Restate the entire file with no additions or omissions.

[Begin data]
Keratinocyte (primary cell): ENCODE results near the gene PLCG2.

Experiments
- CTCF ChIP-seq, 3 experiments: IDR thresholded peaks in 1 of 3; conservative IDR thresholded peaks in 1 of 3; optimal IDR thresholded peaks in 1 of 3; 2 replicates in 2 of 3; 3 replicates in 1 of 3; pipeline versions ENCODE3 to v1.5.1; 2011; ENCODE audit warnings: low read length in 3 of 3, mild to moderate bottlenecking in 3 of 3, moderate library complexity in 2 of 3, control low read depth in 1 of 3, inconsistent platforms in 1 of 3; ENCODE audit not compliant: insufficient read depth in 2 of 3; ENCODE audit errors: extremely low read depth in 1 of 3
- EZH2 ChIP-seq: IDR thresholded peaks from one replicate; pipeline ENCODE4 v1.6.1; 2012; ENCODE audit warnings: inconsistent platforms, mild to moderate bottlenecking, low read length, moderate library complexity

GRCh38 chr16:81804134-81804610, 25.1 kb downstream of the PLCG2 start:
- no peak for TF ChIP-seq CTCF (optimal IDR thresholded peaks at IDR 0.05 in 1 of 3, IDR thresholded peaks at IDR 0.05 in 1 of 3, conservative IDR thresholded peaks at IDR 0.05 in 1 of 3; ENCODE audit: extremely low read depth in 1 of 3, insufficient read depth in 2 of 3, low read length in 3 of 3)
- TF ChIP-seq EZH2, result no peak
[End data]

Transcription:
Keratinocyte (primary cell): ENCODE results near the gene PLCG2.

Experiments
- CTCF ChIP-seq, 3 experiments: IDR thresholded peaks in 1 of 3; conservative IDR thresholded peaks in 1 of 3; optimal IDR thresholded peaks in 1 of 3; 2 replicates in 2 of 3; 3 replicates in 1 of 3; pipeline versions ENCODE3 to v1.5.1; 2011; ENCODE audit warnings: low read length in 3 of 3, mild to moderate bottlenecking in 3 of 3, moderate library complexity in 2 of 3, control low read depth in 1 of 3, inconsistent platforms in 1 of 3; ENCODE audit not compliant: insufficient read depth in 2 of 3; ENCODE audit errors: extremely low read depth in 1 of 3
- EZH2 ChIP-seq: IDR thresholded peaks from one replicate; pipeline ENCODE4 v1.6.1; 2012; ENCODE audit warnings: inconsistent platforms, mild to moderate bottlenecking, low read length, moderate library complexity

GRCh38 chr16:81804134-81804610, 25.1 kb downstream of the PLCG2 start:
- no peak for TF ChIP-seq CTCF (optimal IDR thresholded peaks at IDR 0.05 in 1 of 3, IDR thresholded peaks at IDR 0.05 in 1 of 3, conservative IDR thresholded peaks at IDR 0.05 in 1 of 3; ENCODE audit: extremely low read depth in 1 of 3, insufficient read depth in 2 of 3, low read length in 3 of 3)
- TF ChIP-seq EZH2, result no peak